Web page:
06 Oct

For public universities, Republicans show no college spirit

When Ronald Reagan first ran for governor of California, setting the fuse for the revolution that reinvented the Republican Party, he had an irresistible target to knock the length of the state: “the mess at Berkeley.” Reagan pledged to crack down on student demonstrators, and after his election, took the same bludgeon to the University of California budget.

Half a century later, surveying the national funding scene, the Chronicle of Higher Education bemoaned “the list of budgetary showdowns playing out between Republican governors and higher education.”

Who says there are no more college traditions?

Over the past decades, higher education’s state funding problems have been bipartisan, with support dropping in states with both red and blue college colors. But resentment of professors and students, and budget targeting of their institutions, runs higher in states with GOP leadership, especially in marquee Republican states like Scott Walker’s Wisconsin, Bobby Jindal’s Louisiana, Sam Brownback’s Kansas and Pat McCrory’s North Carolina.

Writing on Salon.com, Sean McElwee and Robbie Hiltonsmith analyzed a Grapevine study from Illinois State University and found “when Republicans take over governor’s mansions they reduce spending on higher education by $0.23 per $1,000 in personal income (a measure of the state’s total tax base). Each 1 percent increase in the number of Republicans in the legislature leads to a $0.05 decrease.”

Politicians tend to reward their base, Larry Sabato of the University of Virginia told U.S. News; “Most GOP elected officials believe that universities are hotbeds of Democratic support – and the voting patterns in most college precincts support this.”

During the Great Recession, virtually all states cut their higher education funding. But since the low point in 2009-10, states have raised their higher ed funding by an average of 10 percent. Wisconsin, on the other hand, has cut its spending by 4 percent.

The day before Scott Walker announced for president, he signed a budget cut of $250 million for Wisconsin public universities. He actually wanted to cut $300 million, but the legislature wouldn’t go that far. He also wanted to drop the La Follette-era Wisconsin Idea, pledging a system emphasizing a search for truth and reaching “every family in the state,” with prioritizing “workforce needs” – although Walker later blamed that on a “drafting error.”

Thomas Harnisch, director of state relations and policy analysis for the American Association of State Colleges and Universities, told the Wisconsin State Journal, “Wisconsin has gained a reputation as having a Legislature and a governor that are hostile to the mission and values of public colleges and universities.”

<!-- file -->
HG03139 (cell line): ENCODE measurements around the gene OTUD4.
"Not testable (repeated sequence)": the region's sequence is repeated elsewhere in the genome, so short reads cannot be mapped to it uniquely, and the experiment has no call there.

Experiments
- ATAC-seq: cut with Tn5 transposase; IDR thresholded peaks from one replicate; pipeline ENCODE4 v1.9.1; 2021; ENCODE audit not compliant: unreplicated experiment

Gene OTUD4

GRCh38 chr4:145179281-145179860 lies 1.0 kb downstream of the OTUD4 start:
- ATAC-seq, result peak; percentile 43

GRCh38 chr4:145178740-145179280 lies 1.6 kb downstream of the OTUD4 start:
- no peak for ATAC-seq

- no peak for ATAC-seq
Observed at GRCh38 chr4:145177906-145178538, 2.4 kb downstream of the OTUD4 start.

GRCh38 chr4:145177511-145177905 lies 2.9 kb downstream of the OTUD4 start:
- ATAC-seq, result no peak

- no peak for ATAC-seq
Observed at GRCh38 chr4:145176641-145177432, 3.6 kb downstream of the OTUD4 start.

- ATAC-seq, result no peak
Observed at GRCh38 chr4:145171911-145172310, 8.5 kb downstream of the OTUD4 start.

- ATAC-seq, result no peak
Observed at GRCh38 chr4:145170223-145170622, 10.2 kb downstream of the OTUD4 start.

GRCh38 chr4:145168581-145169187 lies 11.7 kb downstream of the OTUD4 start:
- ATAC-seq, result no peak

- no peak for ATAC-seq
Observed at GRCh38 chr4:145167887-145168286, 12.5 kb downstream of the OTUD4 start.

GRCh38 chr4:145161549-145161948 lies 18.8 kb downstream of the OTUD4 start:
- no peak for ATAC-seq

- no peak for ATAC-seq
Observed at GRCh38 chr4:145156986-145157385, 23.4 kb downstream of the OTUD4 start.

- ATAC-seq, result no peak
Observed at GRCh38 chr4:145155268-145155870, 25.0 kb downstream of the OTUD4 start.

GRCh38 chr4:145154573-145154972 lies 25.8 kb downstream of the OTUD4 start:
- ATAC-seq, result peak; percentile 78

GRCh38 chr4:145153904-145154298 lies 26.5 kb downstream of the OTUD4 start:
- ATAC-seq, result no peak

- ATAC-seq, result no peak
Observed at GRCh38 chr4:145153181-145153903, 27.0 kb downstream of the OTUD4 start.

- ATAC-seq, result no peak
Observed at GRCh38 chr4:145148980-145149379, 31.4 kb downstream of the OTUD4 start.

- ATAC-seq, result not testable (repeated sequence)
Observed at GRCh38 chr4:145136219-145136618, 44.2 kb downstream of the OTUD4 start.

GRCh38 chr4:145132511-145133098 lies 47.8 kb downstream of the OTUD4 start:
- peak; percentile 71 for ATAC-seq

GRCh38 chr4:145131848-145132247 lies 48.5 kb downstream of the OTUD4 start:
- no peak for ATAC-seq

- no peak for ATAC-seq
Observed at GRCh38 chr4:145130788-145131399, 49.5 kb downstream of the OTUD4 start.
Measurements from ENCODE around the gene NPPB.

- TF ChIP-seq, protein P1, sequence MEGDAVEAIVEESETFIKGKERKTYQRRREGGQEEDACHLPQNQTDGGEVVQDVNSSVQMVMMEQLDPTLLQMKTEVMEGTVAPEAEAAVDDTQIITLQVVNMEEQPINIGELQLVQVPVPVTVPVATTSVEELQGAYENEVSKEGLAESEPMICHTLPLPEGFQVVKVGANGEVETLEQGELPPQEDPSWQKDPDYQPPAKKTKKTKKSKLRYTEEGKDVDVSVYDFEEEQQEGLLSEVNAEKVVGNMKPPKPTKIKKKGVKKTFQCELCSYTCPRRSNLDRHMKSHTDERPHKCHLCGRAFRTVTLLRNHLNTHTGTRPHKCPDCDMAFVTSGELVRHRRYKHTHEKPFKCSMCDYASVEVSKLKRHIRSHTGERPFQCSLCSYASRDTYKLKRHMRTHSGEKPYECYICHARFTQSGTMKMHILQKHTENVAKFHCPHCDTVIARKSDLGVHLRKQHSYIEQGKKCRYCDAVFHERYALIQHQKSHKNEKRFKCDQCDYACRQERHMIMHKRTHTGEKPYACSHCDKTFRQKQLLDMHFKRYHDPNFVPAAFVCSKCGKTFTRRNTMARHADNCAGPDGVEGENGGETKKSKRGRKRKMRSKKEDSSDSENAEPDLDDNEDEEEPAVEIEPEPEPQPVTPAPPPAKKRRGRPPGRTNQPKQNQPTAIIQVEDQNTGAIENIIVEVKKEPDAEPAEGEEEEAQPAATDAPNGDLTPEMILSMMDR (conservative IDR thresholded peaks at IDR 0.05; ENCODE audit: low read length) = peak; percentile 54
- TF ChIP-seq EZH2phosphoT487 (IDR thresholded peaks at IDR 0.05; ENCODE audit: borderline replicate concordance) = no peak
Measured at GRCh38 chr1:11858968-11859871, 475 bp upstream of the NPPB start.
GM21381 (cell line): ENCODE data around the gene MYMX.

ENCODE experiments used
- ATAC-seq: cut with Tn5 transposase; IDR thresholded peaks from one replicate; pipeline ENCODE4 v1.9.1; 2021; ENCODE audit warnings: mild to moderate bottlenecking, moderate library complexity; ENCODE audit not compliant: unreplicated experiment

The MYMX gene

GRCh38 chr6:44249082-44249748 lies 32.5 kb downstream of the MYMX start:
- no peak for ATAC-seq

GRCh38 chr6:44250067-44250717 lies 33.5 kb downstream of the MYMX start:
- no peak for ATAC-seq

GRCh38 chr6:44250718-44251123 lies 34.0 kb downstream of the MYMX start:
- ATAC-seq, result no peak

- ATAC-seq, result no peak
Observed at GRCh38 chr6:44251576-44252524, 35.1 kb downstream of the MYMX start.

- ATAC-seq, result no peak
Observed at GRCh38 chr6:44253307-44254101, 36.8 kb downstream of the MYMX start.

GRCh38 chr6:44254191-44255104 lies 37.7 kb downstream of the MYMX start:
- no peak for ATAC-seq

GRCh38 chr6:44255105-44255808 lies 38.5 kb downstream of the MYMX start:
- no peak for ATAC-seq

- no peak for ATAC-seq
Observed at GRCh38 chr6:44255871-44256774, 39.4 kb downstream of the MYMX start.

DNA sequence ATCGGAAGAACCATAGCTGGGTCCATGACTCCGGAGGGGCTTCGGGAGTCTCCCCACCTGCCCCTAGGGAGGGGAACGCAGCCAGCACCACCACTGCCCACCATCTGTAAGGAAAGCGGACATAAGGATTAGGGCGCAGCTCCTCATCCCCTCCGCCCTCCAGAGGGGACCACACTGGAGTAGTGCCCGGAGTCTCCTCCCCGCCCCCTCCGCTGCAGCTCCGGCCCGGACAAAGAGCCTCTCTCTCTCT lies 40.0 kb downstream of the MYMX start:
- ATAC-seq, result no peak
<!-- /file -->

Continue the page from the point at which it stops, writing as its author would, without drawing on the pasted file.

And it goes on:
In another state with a Republican governor aiming for the White House, “The scope of Louisiana’s disinvestment is both startling and unique,” mourned the Advocate of Baton Rouge. “Louisiana … according to national surveys, has cut higher education funding more than any other state since the slowdown began. State aid to universities here has been slashed by 55 percent.” At the start of the recession, Louisiana covered 60 percent of university expenses; under Jindal, it fell to 25 percent, with tuition rising accordingly.

In his last year, running for the 2016 GOP nomination for president, Jindal wanted to cut the higher ed budget further, but the legislature resisted and took some money out of a rainy-day fund. (At the start of his presidential campaign, Jindal insisted that higher ed spending had actually risen slightly during his administration, a claim that The Washington Post’s Fact Checker awarded three Pinocchios.) The state’s budget has been suffering from the oil collapse, but also from Jindal’s enthusiasm for tax cuts and business tax breaks.

Wisconsin, Louisiana and Arizona, notes Michael Mitchell, senior policy analyst for the Center on Budget and Policy Priorities, are among the states considerably more interested in tax cuts than in higher education. By the CBPP’s figures, deep-red Arizona actually cut higher ed by more than Louisiana from 2008 to 2014.

Kansas, also still absorbing a huge tax cut, is another of the few states continuing to cut higher education funding in 2015-2016. There, legislative Republicans had an inspiration: Base cuts on the universities’ overall budgets rather than their instructional budgets, meaning deeper cuts for the research institutions, the University of Kansas instead of Kansas State. State Sen. Jacob LaTurner explained that the “massive universities” could better handle the reductions – despite their being cut for the eighth consecutive year.

North Carolina was the first state to establish a state university, and UNC-Chapel Hill has been a national public university flagship. Things have been a little different since Republicans took over the state legislature in 2010, for the first time since Reconstruction. After $700 million in cuts during the recession, the system was cut another $63 million this year, despite a state budget surplus. For the John William Pope Center for Higher Education – funded by state GOP moneyman Art Pope – Jenna Ashley Robinson argued that such cuts would force universities to “eliminate wasteful and inefficient spending on campus.”

Besides, Zoe Carpenter reported in The Nation, the center’s policy director Jay Schalin has explained that the universities’ problem isn’t money. “The main problem has to do with the ideas that are being discussed and promoted,” Schalin insisted, namely “multiculturalism, collectivism, left-wing post-modernism.” The concerns are similar to model legislation from the American Legislative Executive Council calling on state legislatures to establish philosophical “diversity” standards, overseeing what public university professors teach.

Conservative hostility, and hacking, aimed at public universities has risen to the highest levels.